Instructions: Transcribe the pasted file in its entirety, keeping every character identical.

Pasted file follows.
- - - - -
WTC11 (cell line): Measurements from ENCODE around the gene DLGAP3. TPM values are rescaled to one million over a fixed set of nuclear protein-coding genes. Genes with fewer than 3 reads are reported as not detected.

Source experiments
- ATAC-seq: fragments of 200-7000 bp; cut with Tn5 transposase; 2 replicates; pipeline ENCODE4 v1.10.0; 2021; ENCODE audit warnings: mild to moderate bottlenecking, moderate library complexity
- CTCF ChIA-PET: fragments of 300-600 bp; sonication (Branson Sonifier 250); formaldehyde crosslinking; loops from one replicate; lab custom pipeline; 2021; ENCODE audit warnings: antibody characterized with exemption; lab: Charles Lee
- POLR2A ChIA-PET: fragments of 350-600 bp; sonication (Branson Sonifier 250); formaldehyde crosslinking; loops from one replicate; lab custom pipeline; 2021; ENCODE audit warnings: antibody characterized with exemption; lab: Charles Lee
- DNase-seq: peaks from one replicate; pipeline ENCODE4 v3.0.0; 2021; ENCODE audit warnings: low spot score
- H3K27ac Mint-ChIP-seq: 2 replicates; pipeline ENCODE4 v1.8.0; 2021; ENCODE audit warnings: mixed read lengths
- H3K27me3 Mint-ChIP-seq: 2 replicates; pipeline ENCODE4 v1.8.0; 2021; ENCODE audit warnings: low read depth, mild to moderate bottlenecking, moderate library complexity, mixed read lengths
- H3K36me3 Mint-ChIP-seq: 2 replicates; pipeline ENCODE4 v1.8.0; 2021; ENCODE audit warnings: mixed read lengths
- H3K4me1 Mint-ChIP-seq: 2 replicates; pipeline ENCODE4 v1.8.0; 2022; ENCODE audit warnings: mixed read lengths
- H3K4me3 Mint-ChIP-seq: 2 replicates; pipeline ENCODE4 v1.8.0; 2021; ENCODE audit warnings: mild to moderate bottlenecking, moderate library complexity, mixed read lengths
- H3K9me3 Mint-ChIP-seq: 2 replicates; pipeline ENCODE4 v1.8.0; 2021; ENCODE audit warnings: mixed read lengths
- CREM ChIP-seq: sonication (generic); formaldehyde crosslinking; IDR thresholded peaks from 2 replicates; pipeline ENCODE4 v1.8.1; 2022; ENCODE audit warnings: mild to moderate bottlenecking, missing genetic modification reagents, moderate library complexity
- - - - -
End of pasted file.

WTC11 (cell line): Measurements from ENCODE around the gene DLGAP3. TPM values are rescaled to one million over a fixed set of nuclear protein-coding genes. Genes with fewer than 3 reads are reported as not detected.

Source experiments
- ATAC-seq: fragments of 200-7000 bp; cut with Tn5 transposase; 2 replicates; pipeline ENCODE4 v1.10.0; 2021; ENCODE audit warnings: mild to moderate bottlenecking, moderate library complexity
- CTCF ChIA-PET: fragments of 300-600 bp; sonication (Branson Sonifier 250); formaldehyde crosslinking; loops from one replicate; lab custom pipeline; 2021; ENCODE audit warnings: antibody characterized with exemption; lab: Charles Lee
- POLR2A ChIA-PET: fragments of 350-600 bp; sonication (Branson Sonifier 250); formaldehyde crosslinking; loops from one replicate; lab custom pipeline; 2021; ENCODE audit warnings: antibody characterized with exemption; lab: Charles Lee
- DNase-seq: peaks from one replicate; pipeline ENCODE4 v3.0.0; 2021; ENCODE audit warnings: low spot score
- H3K27ac Mint-ChIP-seq: 2 replicates; pipeline ENCODE4 v1.8.0; 2021; ENCODE audit warnings: mixed read lengths
- H3K27me3 Mint-ChIP-seq: 2 replicates; pipeline ENCODE4 v1.8.0; 2021; ENCODE audit warnings: low read depth, mild to moderate bottlenecking, moderate library complexity, mixed read lengths
- H3K36me3 Mint-ChIP-seq: 2 replicates; pipeline ENCODE4 v1.8.0; 2021; ENCODE audit warnings: mixed read lengths
- H3K4me1 Mint-ChIP-seq: 2 replicates; pipeline ENCODE4 v1.8.0; 2022; ENCODE audit warnings: mixed read lengths
- H3K4me3 Mint-ChIP-seq: 2 replicates; pipeline ENCODE4 v1.8.0; 2021; ENCODE audit warnings: mild to moderate bottlenecking, moderate library complexity, mixed read lengths
- H3K9me3 Mint-ChIP-seq: 2 replicates; pipeline ENCODE4 v1.8.0; 2021; ENCODE audit warnings: mixed read lengths
- CREM ChIP-seq: sonication (generic); formaldehyde crosslinking; IDR thresholded peaks from 2 replicates; pipeline ENCODE4 v1.8.1; 2022; ENCODE audit warnings: mild to moderate bottlenecking, missing genetic modification reagents, moderate library complexity